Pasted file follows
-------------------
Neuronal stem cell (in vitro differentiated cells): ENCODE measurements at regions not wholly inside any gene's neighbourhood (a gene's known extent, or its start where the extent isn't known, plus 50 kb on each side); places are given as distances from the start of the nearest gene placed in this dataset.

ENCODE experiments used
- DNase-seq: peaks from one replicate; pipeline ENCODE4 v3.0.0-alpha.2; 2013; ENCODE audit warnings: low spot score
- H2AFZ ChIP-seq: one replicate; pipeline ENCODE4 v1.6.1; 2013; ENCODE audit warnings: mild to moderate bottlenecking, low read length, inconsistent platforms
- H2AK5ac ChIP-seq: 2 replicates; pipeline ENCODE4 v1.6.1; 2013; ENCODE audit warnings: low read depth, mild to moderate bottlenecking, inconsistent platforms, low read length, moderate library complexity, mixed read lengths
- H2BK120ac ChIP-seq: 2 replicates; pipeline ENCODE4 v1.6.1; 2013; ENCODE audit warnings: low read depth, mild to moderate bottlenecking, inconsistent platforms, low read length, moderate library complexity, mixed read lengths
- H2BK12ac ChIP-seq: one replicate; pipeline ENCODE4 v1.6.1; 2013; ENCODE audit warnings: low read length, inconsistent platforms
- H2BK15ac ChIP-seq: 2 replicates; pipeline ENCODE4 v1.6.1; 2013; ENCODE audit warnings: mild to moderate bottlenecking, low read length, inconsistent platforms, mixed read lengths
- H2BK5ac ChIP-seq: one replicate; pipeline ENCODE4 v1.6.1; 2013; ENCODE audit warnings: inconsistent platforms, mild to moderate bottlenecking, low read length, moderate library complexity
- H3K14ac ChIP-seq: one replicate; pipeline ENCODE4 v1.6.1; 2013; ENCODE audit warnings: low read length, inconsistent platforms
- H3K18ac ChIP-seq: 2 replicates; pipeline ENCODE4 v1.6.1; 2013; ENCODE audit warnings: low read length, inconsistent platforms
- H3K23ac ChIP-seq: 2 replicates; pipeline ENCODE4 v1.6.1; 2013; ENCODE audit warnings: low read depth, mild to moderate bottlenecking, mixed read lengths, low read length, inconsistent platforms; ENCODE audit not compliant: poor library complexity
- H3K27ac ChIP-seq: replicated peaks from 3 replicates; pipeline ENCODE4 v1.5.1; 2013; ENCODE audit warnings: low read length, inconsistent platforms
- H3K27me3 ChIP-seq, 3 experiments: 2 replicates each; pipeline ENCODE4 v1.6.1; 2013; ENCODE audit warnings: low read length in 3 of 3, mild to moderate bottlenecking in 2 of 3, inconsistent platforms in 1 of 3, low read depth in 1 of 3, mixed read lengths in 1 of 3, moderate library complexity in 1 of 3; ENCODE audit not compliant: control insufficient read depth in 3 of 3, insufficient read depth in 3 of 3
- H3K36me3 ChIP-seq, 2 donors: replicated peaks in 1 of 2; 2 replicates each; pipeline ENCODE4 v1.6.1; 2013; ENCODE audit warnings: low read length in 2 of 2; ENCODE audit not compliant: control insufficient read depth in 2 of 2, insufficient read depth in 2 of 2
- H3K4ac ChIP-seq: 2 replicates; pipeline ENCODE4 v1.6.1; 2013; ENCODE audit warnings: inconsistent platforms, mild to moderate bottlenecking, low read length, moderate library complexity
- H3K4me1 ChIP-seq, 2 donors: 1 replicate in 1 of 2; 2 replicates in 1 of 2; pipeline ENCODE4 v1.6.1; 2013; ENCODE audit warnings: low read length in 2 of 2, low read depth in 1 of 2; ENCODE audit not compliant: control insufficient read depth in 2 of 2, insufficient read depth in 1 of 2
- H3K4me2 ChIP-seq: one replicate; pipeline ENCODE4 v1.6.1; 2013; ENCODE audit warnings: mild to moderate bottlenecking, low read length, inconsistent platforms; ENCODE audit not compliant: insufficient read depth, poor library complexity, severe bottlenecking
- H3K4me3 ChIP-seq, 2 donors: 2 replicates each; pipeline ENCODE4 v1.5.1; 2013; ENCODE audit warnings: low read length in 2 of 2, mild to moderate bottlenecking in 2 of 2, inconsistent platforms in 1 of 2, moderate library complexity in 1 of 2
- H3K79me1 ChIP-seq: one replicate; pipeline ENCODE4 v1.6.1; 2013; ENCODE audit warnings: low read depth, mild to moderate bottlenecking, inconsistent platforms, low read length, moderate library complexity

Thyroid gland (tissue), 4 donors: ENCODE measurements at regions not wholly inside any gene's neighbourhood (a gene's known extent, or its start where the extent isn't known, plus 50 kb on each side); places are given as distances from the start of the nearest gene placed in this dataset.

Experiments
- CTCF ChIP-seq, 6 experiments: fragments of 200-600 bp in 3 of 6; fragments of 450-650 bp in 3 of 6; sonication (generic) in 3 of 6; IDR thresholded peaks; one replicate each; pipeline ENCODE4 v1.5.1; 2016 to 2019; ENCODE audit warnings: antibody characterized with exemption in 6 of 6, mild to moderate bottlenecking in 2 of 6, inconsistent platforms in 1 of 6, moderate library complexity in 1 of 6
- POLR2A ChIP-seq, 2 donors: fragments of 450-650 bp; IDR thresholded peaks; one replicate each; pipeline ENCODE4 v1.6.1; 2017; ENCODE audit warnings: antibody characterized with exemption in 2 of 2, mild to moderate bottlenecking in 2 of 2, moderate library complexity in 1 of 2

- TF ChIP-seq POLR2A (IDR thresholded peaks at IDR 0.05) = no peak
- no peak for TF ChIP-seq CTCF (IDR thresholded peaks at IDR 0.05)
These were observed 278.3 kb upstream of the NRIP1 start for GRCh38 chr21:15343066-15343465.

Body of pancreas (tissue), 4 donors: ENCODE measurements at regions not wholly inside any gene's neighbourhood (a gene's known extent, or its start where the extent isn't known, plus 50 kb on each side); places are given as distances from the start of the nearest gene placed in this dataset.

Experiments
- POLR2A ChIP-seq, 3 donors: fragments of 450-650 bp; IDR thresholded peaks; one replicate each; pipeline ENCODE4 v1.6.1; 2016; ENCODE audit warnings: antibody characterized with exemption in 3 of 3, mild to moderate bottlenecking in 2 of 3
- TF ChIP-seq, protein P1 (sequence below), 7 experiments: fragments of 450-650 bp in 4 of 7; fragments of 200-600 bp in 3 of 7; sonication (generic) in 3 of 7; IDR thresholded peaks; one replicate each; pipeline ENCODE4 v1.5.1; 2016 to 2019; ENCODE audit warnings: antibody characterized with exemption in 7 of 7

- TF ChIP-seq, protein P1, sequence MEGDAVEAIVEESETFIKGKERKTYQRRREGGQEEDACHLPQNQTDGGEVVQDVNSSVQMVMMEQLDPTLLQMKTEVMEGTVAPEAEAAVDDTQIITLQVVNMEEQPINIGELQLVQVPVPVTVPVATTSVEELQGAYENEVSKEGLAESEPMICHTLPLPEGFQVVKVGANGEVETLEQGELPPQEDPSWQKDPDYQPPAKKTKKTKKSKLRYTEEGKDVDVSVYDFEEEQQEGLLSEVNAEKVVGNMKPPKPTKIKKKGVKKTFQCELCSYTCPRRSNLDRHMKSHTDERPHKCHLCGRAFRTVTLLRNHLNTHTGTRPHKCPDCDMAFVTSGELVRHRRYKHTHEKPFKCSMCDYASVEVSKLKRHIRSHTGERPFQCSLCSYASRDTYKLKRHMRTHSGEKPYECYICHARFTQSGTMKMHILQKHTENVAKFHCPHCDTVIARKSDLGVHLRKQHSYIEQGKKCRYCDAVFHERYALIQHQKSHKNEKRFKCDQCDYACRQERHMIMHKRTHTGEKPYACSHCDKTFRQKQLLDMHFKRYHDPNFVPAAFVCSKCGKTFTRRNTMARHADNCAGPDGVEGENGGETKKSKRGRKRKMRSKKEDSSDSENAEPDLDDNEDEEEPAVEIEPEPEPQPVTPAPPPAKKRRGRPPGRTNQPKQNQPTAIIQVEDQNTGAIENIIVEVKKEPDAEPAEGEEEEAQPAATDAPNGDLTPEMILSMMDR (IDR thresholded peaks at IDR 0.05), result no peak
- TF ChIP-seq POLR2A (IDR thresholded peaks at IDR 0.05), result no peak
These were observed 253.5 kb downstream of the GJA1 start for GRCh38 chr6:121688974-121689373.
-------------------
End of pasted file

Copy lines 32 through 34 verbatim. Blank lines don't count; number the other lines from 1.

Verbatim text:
- TF ChIP-seq, protein P1, sequence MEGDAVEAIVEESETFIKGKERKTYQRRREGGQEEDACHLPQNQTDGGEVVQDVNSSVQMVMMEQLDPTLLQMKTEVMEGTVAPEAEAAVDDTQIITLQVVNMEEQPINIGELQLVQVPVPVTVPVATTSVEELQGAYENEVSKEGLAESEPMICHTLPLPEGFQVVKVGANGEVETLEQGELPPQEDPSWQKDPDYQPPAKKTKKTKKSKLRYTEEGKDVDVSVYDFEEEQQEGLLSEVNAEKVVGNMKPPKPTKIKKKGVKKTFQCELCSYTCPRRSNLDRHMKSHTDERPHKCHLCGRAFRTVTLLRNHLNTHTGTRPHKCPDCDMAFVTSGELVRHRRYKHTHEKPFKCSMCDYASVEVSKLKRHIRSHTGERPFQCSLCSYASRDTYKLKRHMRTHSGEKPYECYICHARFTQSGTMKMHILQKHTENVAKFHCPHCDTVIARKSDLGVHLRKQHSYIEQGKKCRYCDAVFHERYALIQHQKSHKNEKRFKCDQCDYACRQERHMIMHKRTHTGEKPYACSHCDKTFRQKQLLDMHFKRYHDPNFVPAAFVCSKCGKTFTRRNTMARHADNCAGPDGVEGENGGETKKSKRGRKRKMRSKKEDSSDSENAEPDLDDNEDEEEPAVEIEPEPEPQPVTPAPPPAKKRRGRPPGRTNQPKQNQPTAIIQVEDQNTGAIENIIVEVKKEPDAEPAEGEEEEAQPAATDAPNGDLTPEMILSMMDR (IDR thresholded peaks at IDR 0.05), result no peak
- TF ChIP-seq POLR2A (IDR thresholded peaks at IDR 0.05), result no peak
These were observed 253.5 kb downstream of the GJA1 start for GRCh38 chr6:121688974-121689373.